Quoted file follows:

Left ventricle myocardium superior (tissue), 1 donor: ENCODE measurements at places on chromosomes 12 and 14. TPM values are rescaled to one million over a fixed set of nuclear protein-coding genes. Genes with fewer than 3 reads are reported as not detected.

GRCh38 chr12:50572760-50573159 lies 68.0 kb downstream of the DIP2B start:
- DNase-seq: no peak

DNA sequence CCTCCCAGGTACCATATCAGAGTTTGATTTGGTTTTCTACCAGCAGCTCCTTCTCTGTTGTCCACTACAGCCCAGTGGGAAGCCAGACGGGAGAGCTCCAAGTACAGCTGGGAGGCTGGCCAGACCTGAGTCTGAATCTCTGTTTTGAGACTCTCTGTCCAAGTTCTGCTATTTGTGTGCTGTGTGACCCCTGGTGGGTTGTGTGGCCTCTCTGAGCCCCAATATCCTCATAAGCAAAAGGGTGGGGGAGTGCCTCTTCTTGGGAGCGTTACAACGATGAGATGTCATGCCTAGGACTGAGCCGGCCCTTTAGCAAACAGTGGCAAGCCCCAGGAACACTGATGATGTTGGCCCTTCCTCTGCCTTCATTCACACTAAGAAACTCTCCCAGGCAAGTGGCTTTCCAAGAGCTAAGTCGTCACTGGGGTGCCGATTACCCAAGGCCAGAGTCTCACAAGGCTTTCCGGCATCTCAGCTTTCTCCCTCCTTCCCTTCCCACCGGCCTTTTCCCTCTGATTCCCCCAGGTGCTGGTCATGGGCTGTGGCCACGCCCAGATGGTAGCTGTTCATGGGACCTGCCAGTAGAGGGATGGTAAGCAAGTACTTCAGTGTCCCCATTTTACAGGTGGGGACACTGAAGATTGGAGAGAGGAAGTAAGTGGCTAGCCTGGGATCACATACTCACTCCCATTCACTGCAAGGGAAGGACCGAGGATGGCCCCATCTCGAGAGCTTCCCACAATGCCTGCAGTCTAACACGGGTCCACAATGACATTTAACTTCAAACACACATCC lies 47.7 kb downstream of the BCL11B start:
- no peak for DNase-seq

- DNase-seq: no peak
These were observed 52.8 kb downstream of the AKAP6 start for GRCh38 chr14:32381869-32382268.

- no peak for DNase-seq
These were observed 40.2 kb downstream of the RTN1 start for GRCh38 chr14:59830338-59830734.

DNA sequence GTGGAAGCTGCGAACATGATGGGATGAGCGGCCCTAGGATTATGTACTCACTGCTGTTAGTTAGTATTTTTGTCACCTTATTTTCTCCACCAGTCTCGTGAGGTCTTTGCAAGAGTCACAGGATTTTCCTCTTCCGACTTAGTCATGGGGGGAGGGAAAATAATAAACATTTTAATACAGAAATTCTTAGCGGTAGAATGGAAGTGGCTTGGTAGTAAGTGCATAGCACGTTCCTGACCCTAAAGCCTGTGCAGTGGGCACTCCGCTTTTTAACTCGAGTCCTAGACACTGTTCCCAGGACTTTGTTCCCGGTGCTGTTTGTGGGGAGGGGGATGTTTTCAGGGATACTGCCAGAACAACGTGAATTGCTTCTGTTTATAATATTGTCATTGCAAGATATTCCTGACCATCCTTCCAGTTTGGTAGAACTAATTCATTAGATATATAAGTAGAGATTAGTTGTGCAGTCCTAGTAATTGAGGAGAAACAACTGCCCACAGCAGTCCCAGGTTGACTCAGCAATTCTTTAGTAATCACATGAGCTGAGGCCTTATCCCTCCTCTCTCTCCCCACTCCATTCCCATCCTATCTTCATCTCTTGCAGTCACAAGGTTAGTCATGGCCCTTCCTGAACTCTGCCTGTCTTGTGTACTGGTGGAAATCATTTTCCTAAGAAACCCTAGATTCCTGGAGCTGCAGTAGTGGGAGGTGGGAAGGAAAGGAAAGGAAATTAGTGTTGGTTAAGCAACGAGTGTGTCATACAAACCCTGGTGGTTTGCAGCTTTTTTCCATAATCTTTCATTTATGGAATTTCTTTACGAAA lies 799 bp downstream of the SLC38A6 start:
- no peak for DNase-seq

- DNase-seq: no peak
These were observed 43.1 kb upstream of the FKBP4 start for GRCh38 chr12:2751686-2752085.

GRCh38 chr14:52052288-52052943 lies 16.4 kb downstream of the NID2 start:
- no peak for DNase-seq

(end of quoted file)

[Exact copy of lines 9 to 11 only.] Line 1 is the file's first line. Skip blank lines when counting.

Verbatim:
These were observed 40.2 kb downstream of the RTN1 start for GRCh38 chr14:59830338-59830734.

DNA sequence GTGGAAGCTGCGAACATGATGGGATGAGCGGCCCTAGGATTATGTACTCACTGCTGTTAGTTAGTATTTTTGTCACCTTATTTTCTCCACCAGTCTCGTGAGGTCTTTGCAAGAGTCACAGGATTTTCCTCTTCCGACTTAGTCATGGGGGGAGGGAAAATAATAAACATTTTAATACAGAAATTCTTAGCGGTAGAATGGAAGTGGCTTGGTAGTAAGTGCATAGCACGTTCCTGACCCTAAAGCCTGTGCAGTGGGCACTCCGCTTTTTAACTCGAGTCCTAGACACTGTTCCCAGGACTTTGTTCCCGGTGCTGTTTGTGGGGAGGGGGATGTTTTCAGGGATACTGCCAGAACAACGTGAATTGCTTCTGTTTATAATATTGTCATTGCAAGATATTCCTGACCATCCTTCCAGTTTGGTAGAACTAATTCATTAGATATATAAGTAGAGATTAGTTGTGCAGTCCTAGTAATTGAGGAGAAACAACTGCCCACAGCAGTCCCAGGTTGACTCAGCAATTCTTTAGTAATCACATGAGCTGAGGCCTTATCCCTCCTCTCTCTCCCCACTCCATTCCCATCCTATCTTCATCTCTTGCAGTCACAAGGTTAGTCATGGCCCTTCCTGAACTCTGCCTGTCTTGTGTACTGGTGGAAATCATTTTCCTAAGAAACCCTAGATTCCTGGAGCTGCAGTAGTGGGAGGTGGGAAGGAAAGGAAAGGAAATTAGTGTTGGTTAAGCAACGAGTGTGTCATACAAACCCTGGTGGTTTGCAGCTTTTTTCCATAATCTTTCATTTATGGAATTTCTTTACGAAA lies 799 bp downstream of the SLC38A6 start:
- no peak for DNase-seq